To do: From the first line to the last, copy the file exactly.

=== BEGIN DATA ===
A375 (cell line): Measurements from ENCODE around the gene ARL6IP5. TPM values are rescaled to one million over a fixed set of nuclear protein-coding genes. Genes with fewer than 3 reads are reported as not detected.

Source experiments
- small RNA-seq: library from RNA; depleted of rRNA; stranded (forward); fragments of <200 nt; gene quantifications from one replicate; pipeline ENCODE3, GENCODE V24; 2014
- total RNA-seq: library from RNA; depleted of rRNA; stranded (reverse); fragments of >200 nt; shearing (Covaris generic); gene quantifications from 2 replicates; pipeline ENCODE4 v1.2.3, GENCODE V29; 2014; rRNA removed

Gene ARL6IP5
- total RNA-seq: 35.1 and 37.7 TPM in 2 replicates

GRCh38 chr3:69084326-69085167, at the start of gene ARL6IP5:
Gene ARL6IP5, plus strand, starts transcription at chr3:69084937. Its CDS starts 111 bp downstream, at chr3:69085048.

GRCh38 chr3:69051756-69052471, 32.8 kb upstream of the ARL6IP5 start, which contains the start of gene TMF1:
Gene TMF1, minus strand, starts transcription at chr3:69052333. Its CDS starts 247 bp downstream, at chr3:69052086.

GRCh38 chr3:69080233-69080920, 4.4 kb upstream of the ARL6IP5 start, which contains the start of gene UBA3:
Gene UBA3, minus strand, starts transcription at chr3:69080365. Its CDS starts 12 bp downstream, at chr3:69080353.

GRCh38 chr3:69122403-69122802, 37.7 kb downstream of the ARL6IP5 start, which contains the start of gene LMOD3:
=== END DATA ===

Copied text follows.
A375 (cell line): Measurements from ENCODE around the gene ARL6IP5. TPM values are rescaled to one million over a fixed set of nuclear protein-coding genes. Genes with fewer than 3 reads are reported as not detected.

Source experiments
- small RNA-seq: library from RNA; depleted of rRNA; stranded (forward); fragments of <200 nt; gene quantifications from one replicate; pipeline ENCODE3, GENCODE V24; 2014
- total RNA-seq: library from RNA; depleted of rRNA; stranded (reverse); fragments of >200 nt; shearing (Covaris generic); gene quantifications from 2 replicates; pipeline ENCODE4 v1.2.3, GENCODE V29; 2014; rRNA removed

Gene ARL6IP5
- total RNA-seq: 35.1 and 37.7 TPM in 2 replicates

GRCh38 chr3:69084326-69085167, at the start of gene ARL6IP5:
Gene ARL6IP5, plus strand, starts transcription at chr3:69084937. Its CDS starts 111 bp downstream, at chr3:69085048.

GRCh38 chr3:69051756-69052471, 32.8 kb upstream of the ARL6IP5 start, which contains the start of gene TMF1:
Gene TMF1, minus strand, starts transcription at chr3:69052333. Its CDS starts 247 bp downstream, at chr3:69052086.

GRCh38 chr3:69080233-69080920, 4.4 kb upstream of the ARL6IP5 start, which contains the start of gene UBA3:
Gene UBA3, minus strand, starts transcription at chr3:69080365. Its CDS starts 12 bp downstream, at chr3:69080353.

GRCh38 chr3:69122403-69122802, 37.7 kb downstream of the ARL6IP5 start, which contains the start of gene LMOD3: